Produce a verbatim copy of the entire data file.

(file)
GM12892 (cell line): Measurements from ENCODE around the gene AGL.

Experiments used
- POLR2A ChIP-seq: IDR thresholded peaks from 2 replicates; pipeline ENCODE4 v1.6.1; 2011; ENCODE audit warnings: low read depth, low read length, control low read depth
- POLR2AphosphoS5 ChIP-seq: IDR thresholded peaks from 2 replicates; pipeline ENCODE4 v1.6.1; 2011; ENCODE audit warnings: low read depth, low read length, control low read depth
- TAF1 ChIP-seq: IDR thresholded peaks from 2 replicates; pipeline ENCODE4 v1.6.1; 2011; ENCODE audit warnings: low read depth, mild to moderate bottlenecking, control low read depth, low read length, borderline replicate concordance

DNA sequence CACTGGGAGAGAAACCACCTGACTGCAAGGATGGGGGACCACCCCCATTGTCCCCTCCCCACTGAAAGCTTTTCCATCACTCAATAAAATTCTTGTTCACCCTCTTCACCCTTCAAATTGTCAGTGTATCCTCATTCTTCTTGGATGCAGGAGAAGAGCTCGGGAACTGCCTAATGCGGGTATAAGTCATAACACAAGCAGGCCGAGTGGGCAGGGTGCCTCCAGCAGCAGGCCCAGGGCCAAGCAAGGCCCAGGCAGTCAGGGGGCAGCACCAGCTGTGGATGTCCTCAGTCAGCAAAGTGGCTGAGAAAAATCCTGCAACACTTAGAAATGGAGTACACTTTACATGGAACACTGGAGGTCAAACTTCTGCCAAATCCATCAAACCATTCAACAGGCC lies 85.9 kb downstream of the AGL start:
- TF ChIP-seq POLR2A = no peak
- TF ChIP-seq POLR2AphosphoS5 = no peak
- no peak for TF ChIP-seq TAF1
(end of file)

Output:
GM12892 (cell line): Measurements from ENCODE around the gene AGL.

Experiments used
- POLR2A ChIP-seq: IDR thresholded peaks from 2 replicates; pipeline ENCODE4 v1.6.1; 2011; ENCODE audit warnings: low read depth, low read length, control low read depth
- POLR2AphosphoS5 ChIP-seq: IDR thresholded peaks from 2 replicates; pipeline ENCODE4 v1.6.1; 2011; ENCODE audit warnings: low read depth, low read length, control low read depth
- TAF1 ChIP-seq: IDR thresholded peaks from 2 replicates; pipeline ENCODE4 v1.6.1; 2011; ENCODE audit warnings: low read depth, mild to moderate bottlenecking, control low read depth, low read length, borderline replicate concordance

DNA sequence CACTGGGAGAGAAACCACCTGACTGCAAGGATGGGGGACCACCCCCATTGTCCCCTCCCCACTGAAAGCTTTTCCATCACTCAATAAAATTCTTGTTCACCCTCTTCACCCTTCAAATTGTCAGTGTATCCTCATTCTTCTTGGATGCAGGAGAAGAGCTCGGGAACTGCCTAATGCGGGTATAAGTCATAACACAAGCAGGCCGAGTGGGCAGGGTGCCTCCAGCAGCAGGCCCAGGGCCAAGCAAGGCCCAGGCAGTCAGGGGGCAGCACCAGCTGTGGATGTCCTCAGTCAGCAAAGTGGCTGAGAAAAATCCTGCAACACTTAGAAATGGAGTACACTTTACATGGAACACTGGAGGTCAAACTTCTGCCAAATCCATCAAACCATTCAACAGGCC lies 85.9 kb downstream of the AGL start:
- TF ChIP-seq POLR2A = no peak
- TF ChIP-seq POLR2AphosphoS5 = no peak
- no peak for TF ChIP-seq TAF1